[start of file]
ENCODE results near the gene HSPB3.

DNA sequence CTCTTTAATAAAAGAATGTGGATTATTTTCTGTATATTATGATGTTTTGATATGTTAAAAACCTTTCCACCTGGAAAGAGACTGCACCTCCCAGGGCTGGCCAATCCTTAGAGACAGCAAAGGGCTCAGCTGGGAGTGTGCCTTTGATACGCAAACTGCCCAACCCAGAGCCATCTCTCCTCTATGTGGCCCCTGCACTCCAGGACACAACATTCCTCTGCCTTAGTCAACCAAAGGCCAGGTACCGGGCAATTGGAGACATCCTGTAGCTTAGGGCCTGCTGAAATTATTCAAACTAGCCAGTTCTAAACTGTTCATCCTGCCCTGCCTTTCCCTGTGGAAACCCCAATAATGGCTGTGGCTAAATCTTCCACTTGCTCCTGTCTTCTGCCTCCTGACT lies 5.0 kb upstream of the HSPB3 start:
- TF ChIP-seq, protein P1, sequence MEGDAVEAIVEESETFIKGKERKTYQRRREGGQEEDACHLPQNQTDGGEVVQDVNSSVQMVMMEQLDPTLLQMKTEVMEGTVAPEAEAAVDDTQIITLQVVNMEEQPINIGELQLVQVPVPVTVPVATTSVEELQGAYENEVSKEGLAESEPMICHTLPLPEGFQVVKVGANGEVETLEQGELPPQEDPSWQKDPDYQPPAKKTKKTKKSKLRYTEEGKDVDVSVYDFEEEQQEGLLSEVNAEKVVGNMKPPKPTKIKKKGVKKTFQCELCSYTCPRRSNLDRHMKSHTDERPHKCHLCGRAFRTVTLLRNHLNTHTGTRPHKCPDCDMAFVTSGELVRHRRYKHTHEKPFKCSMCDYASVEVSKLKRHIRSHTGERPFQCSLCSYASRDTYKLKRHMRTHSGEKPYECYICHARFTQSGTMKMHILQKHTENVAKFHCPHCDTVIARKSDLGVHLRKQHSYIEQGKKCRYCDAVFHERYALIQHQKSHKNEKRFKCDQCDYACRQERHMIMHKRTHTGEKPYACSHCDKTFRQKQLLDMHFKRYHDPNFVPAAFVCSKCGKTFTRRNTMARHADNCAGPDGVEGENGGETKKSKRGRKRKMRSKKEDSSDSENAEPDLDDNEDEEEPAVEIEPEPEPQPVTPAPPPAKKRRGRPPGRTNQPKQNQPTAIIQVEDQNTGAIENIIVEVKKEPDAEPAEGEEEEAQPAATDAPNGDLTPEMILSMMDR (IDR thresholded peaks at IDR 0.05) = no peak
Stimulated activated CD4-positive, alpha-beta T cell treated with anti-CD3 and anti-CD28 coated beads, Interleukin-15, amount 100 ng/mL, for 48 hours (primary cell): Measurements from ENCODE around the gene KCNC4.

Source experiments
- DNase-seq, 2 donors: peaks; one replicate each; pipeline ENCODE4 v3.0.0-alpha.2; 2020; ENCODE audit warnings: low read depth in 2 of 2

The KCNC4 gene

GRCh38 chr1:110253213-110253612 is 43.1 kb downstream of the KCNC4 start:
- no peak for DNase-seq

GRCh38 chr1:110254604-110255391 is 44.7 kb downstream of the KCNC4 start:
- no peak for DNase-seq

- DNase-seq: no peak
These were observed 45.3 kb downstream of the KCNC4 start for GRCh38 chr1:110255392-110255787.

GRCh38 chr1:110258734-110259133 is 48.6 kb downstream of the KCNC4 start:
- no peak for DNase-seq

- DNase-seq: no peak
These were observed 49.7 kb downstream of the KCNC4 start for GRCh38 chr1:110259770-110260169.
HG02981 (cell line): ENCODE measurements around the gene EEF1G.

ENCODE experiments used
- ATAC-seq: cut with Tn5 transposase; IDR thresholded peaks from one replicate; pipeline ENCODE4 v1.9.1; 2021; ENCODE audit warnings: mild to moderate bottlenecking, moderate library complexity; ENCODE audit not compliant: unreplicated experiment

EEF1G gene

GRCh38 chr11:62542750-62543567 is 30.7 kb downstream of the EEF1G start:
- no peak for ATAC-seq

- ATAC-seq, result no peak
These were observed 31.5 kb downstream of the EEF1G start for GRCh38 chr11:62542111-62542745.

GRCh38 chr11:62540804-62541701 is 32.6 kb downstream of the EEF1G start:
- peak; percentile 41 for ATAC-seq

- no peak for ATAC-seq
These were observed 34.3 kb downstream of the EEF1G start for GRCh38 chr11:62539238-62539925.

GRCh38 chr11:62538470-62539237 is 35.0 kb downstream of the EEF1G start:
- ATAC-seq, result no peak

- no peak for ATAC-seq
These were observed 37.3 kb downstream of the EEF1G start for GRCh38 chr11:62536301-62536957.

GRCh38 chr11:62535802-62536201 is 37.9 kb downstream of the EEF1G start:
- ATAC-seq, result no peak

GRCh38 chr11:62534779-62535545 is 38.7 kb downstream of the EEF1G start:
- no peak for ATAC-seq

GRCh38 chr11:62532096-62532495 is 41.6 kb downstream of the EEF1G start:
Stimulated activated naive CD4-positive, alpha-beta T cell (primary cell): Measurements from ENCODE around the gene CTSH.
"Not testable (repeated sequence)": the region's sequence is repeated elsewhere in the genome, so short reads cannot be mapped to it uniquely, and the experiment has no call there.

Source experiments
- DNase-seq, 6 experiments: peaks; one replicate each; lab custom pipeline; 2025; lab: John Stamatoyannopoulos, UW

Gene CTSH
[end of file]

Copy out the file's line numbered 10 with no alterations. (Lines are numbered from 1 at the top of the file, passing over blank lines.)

GRCh38 chr1:110254604-110255391 is 44.7 kb downstream of the KCNC4 start: